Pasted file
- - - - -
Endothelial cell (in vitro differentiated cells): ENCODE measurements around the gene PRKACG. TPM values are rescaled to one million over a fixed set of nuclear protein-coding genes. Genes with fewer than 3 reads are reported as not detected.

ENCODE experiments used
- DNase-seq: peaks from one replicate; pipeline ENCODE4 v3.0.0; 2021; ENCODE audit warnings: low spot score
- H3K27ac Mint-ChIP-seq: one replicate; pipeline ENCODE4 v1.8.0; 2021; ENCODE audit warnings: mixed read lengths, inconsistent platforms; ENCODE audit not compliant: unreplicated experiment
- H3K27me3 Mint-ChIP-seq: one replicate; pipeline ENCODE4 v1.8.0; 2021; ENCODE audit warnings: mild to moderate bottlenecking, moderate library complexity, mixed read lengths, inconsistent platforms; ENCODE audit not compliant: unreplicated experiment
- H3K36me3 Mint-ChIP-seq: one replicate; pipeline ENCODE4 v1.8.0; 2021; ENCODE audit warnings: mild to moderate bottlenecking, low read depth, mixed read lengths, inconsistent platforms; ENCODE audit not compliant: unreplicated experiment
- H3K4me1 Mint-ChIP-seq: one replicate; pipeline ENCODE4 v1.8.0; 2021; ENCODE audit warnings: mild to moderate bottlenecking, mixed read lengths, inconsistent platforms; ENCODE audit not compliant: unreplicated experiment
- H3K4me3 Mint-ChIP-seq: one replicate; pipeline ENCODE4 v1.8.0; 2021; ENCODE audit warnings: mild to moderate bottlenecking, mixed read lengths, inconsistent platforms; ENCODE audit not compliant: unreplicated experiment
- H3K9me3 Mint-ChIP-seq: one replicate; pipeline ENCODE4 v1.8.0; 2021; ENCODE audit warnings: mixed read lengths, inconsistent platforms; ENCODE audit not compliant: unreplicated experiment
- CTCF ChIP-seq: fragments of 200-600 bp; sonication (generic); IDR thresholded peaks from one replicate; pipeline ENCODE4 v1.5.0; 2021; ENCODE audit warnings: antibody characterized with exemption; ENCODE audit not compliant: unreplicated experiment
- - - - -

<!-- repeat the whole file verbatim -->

Endothelial cell (in vitro differentiated cells): ENCODE measurements around the gene PRKACG. TPM values are rescaled to one million over a fixed set of nuclear protein-coding genes. Genes with fewer than 3 reads are reported as not detected.

ENCODE experiments used
- DNase-seq: peaks from one replicate; pipeline ENCODE4 v3.0.0; 2021; ENCODE audit warnings: low spot score
- H3K27ac Mint-ChIP-seq: one replicate; pipeline ENCODE4 v1.8.0; 2021; ENCODE audit warnings: mixed read lengths, inconsistent platforms; ENCODE audit not compliant: unreplicated experiment
- H3K27me3 Mint-ChIP-seq: one replicate; pipeline ENCODE4 v1.8.0; 2021; ENCODE audit warnings: mild to moderate bottlenecking, moderate library complexity, mixed read lengths, inconsistent platforms; ENCODE audit not compliant: unreplicated experiment
- H3K36me3 Mint-ChIP-seq: one replicate; pipeline ENCODE4 v1.8.0; 2021; ENCODE audit warnings: mild to moderate bottlenecking, low read depth, mixed read lengths, inconsistent platforms; ENCODE audit not compliant: unreplicated experiment
- H3K4me1 Mint-ChIP-seq: one replicate; pipeline ENCODE4 v1.8.0; 2021; ENCODE audit warnings: mild to moderate bottlenecking, mixed read lengths, inconsistent platforms; ENCODE audit not compliant: unreplicated experiment
- H3K4me3 Mint-ChIP-seq: one replicate; pipeline ENCODE4 v1.8.0; 2021; ENCODE audit warnings: mild to moderate bottlenecking, mixed read lengths, inconsistent platforms; ENCODE audit not compliant: unreplicated experiment
- H3K9me3 Mint-ChIP-seq: one replicate; pipeline ENCODE4 v1.8.0; 2021; ENCODE audit warnings: mixed read lengths, inconsistent platforms; ENCODE audit not compliant: unreplicated experiment
- CTCF ChIP-seq: fragments of 200-600 bp; sonication (generic); IDR thresholded peaks from one replicate; pipeline ENCODE4 v1.5.0; 2021; ENCODE audit warnings: antibody characterized with exemption; ENCODE audit not compliant: unreplicated experiment